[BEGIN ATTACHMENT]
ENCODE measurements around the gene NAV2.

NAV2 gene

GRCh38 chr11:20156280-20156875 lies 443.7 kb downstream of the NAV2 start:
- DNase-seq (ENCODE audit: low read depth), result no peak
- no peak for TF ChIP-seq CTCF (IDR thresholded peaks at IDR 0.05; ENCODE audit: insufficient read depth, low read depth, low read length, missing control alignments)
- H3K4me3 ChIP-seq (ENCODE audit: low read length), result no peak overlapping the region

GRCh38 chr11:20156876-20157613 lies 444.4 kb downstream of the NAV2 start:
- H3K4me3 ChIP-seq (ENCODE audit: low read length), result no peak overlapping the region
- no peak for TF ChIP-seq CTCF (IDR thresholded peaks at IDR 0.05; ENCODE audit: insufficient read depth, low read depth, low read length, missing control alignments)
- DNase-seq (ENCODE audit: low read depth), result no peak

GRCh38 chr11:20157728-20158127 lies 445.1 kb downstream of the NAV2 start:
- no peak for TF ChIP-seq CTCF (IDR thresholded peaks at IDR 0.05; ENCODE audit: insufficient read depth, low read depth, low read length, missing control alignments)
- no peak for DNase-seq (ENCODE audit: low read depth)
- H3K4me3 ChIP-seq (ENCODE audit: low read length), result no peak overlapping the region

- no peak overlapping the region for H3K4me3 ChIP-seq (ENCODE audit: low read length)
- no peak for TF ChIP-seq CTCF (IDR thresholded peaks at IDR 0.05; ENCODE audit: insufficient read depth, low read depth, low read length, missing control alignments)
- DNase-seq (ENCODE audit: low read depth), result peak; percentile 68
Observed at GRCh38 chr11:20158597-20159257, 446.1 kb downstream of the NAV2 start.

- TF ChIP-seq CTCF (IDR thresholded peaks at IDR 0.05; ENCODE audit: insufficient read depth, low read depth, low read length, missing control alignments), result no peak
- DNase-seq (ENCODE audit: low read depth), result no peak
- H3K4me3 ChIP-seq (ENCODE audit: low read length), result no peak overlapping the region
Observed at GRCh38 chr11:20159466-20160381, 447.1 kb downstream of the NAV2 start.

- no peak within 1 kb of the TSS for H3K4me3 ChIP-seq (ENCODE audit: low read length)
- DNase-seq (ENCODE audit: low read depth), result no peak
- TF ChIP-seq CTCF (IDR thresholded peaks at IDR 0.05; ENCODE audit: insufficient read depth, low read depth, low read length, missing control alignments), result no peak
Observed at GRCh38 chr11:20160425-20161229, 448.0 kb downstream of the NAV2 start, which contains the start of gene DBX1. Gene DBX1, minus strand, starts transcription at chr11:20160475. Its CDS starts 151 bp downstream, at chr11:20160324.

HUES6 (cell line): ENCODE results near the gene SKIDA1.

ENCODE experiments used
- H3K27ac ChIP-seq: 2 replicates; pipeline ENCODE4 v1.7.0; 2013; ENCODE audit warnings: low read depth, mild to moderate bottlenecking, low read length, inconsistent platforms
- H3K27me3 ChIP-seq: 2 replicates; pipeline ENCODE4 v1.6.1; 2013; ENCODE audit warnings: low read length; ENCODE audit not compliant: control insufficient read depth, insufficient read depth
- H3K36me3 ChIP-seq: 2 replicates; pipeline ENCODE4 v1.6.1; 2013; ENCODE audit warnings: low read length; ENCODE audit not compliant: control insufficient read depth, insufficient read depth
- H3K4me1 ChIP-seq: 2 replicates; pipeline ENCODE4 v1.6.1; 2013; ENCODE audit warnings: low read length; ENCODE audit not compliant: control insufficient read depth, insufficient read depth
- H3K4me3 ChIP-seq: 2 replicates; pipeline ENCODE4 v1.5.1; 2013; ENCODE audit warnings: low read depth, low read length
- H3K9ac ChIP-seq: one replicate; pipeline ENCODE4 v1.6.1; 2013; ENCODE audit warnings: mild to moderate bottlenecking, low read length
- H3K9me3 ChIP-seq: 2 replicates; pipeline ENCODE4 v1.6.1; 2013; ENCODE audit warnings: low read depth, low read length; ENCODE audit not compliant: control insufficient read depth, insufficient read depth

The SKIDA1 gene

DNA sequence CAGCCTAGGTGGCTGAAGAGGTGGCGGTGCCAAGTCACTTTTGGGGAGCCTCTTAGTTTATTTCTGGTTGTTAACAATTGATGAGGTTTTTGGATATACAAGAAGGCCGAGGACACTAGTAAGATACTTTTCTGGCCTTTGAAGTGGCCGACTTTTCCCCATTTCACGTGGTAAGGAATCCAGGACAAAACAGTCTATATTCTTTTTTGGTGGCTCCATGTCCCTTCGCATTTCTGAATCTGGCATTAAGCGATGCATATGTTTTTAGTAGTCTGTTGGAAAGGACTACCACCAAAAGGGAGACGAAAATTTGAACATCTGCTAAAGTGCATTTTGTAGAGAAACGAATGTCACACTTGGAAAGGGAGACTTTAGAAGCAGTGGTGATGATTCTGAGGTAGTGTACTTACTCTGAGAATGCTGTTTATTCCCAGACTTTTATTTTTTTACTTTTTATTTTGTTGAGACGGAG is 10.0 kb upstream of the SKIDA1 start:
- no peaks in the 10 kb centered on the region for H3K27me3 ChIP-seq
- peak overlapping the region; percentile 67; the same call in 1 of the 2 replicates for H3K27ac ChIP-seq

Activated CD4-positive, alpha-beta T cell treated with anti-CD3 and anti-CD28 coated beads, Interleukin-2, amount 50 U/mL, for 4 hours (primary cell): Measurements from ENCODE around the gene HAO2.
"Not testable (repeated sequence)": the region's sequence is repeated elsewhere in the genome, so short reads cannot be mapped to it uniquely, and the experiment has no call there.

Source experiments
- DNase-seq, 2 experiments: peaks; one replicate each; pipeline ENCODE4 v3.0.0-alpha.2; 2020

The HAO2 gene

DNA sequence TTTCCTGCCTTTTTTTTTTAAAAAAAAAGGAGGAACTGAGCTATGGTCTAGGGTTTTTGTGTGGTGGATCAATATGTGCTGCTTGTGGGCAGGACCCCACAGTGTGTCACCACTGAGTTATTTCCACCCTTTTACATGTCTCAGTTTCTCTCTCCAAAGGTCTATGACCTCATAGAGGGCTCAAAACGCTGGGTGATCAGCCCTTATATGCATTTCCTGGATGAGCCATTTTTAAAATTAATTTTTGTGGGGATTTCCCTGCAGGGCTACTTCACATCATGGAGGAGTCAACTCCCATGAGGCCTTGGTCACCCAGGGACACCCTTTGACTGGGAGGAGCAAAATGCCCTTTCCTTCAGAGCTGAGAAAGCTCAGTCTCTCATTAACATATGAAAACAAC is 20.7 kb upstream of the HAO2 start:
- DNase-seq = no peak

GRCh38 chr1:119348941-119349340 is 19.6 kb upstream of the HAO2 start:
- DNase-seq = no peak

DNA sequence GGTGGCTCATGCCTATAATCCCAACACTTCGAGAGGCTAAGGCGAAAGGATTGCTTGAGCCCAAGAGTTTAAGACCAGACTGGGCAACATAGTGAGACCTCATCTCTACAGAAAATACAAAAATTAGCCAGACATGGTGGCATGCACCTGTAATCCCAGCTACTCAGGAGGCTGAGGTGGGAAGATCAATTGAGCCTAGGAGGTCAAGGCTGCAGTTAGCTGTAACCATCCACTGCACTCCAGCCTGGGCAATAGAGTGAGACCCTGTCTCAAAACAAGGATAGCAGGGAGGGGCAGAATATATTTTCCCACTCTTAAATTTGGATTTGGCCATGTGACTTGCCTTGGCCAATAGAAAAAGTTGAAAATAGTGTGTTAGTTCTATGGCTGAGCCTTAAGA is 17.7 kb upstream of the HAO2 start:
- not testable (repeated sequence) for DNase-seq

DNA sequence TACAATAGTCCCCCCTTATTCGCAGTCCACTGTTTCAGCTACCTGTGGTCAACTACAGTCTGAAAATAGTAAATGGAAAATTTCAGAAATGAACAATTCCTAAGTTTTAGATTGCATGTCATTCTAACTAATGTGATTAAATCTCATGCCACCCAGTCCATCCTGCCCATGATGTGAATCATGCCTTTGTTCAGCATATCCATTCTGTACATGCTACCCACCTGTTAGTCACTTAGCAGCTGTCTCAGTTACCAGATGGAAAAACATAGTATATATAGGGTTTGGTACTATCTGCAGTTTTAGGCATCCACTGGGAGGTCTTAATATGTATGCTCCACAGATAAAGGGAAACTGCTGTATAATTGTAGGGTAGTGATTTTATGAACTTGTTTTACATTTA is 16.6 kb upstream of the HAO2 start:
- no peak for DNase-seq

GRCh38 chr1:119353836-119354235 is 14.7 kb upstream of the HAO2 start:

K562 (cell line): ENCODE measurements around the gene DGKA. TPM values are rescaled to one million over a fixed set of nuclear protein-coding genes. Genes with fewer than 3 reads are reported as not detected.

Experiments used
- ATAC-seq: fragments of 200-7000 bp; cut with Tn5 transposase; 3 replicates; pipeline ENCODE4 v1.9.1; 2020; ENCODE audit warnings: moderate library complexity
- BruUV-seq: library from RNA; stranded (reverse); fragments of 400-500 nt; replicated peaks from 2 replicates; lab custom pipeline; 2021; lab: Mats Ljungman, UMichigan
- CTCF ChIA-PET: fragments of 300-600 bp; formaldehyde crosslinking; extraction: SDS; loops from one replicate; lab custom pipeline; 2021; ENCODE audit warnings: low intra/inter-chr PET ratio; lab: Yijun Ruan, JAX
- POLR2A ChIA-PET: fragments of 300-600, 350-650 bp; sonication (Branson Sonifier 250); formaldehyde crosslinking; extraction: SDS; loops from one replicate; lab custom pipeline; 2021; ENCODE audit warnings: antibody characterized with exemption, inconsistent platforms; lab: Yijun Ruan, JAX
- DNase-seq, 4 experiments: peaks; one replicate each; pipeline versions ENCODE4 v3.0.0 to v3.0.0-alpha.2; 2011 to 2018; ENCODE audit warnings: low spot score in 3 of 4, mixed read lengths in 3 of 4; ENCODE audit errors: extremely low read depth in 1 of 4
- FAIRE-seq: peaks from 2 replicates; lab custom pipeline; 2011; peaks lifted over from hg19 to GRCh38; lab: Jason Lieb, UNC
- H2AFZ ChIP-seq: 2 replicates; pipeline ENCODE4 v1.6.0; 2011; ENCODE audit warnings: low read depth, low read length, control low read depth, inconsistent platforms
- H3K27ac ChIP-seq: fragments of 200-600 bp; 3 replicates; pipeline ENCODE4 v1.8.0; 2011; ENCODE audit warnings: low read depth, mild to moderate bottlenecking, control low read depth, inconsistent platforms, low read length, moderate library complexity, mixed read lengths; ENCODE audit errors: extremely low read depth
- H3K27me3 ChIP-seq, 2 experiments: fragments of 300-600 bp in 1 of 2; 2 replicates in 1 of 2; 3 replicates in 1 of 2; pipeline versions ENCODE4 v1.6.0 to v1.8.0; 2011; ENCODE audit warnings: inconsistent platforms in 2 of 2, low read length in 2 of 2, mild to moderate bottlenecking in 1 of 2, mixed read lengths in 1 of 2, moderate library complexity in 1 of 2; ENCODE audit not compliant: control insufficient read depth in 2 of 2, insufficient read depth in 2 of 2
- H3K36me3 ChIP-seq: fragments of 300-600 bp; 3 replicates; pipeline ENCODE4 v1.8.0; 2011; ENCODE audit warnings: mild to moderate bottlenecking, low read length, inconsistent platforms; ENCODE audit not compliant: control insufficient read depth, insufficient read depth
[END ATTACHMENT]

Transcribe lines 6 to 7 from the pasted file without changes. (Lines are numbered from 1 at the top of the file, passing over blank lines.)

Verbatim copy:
- H3K4me3 ChIP-seq (ENCODE audit: low read length), result no peak overlapping the region

GRCh38 chr11:20156876-20157613 lies 444.4 kb downstream of the NAV2 start: